Relative Something

*this* John W. Hays' take on things and experiences

Orange Rust

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It’s a sad year for our wild black raspberries. An outbreak of highly contagious orange rust disease has infested many, if not all, of the brambles that are scattered about our property. It’s the first time we’ve faced this calamity in the nine years we’ve been here.

The devastating thing we’ve learned about this disease is that it can’t be cured. The infected plants must be dug up or killed. Before moving on to a different stand of plants, the tools need to be cleaned to avoid spreading the disease to healthy plants.

The thing is, the spores spread in the wind and we’ve already seen evidence of infection in so many places that it feels rather hopeless to assume we still have plants that aren’t already infected. At the same time, we don’t have much choice if we ever want to have black raspberries again. The fungus doesn’t kill the plant, but there will no longer be any flowers or fruit.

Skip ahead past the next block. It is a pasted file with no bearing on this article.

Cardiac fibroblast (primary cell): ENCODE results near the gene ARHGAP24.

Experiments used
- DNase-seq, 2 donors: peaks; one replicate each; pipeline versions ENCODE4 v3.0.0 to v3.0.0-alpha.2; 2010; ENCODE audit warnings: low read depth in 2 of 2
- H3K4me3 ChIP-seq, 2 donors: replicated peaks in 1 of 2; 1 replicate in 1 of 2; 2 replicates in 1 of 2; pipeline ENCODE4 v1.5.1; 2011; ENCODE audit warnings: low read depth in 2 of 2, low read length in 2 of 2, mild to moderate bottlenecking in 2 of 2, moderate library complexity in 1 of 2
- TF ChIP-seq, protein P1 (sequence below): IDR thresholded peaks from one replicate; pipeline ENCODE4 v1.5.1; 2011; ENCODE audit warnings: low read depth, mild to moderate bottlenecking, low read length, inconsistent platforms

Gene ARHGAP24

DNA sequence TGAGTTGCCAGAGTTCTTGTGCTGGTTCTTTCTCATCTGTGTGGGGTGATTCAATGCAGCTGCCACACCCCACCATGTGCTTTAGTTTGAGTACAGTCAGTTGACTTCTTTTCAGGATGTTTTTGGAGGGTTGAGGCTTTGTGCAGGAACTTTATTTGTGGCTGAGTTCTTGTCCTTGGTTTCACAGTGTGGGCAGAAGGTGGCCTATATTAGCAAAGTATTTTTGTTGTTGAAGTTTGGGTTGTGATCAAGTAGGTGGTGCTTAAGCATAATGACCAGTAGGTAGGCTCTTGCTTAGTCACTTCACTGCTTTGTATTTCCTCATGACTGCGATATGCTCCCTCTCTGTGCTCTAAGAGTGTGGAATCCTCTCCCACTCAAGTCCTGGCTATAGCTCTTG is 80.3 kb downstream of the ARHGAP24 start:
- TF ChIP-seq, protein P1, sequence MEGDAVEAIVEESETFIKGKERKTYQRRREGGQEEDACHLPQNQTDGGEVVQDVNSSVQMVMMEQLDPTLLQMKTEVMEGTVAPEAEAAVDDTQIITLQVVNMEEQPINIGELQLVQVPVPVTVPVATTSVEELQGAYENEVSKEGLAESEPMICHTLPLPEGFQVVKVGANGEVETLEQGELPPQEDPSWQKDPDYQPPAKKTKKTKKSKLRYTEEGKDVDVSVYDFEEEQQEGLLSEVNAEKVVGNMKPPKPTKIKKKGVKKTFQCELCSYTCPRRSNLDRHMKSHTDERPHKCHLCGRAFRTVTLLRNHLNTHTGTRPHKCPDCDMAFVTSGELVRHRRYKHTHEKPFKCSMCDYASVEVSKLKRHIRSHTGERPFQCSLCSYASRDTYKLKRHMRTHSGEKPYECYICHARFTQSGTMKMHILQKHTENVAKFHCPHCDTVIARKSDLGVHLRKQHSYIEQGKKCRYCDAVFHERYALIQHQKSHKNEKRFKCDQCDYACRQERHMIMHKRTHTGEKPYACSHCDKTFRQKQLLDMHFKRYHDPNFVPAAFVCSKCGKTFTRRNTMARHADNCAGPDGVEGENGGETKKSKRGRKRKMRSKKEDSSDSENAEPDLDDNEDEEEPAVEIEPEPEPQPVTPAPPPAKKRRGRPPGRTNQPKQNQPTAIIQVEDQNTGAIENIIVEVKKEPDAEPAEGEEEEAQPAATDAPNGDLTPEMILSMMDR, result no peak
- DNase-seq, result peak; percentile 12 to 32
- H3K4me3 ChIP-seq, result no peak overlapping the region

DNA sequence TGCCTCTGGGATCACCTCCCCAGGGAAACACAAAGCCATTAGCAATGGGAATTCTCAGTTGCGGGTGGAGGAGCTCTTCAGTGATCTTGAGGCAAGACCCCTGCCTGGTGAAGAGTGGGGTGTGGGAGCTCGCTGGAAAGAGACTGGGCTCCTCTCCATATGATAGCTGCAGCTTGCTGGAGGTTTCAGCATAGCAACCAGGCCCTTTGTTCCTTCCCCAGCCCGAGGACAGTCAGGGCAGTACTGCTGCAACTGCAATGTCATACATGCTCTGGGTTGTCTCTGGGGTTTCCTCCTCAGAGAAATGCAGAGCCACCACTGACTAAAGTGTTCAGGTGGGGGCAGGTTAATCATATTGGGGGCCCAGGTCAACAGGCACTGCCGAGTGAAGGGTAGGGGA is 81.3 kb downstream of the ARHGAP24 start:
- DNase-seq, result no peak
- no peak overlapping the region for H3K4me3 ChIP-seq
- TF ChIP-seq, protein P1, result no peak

Part of me wants to just let nature take its course since that’s how the multitudes of berry brambles showed up in the first place. Easy come, easy go, as they say. But Cyndie has been making the most delicious black cap jam from the bounty of fruit we were finding the last many years, I’m finding it hard to face the possibility that might come to an end.

I’m also lamenting the addition of the unexpected chore of hunting down and digging up the infected plants when there are so many other tasks needing attention.

One consolation I am going to cling to is the fact we have recently planted some red raspberry canes that our daughter, Elysa, brought from her house (originally transplanted from my sister, Mary’s plot!) and orange rust does not infect red raspberries.

I know Cyndie can make a worthy raspberry jam out of red berries, and I’m willing to adjust my desires out of necessity, but oh, that black cap jam was somthin’ else!

Dang orange fungus.

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Written by johnwhays

June 14, 2021 at 6:00 am

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